Quality Assurance

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Quality Assurance is the backbone of user satisfaction, and you can help make it happen for KDE software by joining the QA team! Head over to https://invent.kde.org/teams/qa and click the "Request access" link. Additionally, you can join our Matrix room at #quality:kde.org.

We test our software to make sure it behaves as expected, meets user need, and doesn't regress as code is changed. For more information, see:

  1. http://en.wikipedia.org/wiki/Software_quality_assurance
  2. http://en.wikipedia.org/wiki/Software_testing
  3. http://www.thebraidytester.com/downloads/YouAreNotDoneYet.pdf

The QA team employs a variety of tools to accomplish this goal:

Test Merge Requests

To test a Merge Request, you'll apply the Merge Request's change to a piece of KDE software, compile it from source, and then verify that it does what it says it will, doesn't regress anything else, and the result is an improvement. This is described in detail at Infrastructure/GitLab#Testing_someone_else.27s_Merge_Request.

Use Pre-Release Software

By using pre-release versions of KDE software, you'll encounter bugs and regressions before users do. When this happens, file a bug report at https://bugs.kde.org and mark it with the "regression" keyword.

There are a few ways to use pre-release versions of KDE software, and you can choose whichever version works best for you. The following options are ordered from least risky to most risky:

Use nightly Flatpak apps

Nightly builds of all KDE applications are available via Flatpak, using the kde-unstable repo. You can uninstall your distro-provided KDE apps, and reinstall them from the KDE nightly build Flatpak repo instead. This is described at Guidelines_and_HOWTOs/Flatpak. However this will not work for Plasma or system components like KWin; you will have to use another method of using pre-release versions of them.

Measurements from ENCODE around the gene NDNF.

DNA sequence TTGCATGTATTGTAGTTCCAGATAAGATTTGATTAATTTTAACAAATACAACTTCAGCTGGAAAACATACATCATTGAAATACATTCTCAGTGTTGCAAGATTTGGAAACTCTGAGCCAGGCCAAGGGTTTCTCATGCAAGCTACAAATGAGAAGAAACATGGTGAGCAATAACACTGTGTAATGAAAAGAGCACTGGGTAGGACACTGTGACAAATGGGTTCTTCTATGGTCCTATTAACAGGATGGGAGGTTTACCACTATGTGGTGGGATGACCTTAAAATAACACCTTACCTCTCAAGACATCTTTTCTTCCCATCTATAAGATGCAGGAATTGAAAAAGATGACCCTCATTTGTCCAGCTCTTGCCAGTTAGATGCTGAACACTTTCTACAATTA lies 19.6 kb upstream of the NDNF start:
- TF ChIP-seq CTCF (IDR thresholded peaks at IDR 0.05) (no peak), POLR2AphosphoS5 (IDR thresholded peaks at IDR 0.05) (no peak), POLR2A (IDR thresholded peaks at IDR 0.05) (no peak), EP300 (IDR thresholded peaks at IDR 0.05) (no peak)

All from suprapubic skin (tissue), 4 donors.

Build everything from source

This approach entails using the kdesrc-build tool to compile all KDE software from source code, and then you log into your compiled-from-source Plasma session. This has the advantage that you can fall back to your distro-provided Plasma session should something go wrong with the built-from-source software. If you are using a rolling or semi-rolling distro, are also doing development activity, and/or are testing a lot of merge requests, this may be the easiest way to go. If you are using a distro that ships old software, such as Debian Stable or a version of Ubuntu/Kubuntu that is not the latest, another approach may be preferred. This approach is described in detail at Get_Involved/development.

Use distro-provided pre-release software

With this approach, you run distro-provided pre-release versions of KDE software for your daily use. This is exceptionally adventurous, but many people do it successfully due to the overall stability of KDE software!

Some distros ship pre-release software by default, and most allow you to apply a non-default repo to get pre-release KDE software; a full list can be found at Plasma/Live_Images.

Once you're all set up, make sure to participate in Plasma beta review days!

Triage Bug Reports

An essential part of the testing process is to know what bugs exist and need testing! Therefore, bug reports must be up-to-date and actionable. This is the job of application maintainers and bug triagers, and members of the QA team can help out here too! For more information about bug triaging, see Guidelines_and_HOWTOs/Bug_triaging.

Write tests

When a bug is fixed, it's good practice to write a small test that tests that the fix really works. This way, any proposed code change that would re-introduce the bug will cause the test to fail, and people will notice and fix the proposed code change. If you have any programming skills, writing good tests is a hugely impactful way to improve software quality! For more information, see Guidelines_and_HOWTOs/UnitTests.

Historical information

  1. Quality tutorial
  2. "Extra Mile" initiative
  3. Plasma applet quality guidelines
  4. QA ideas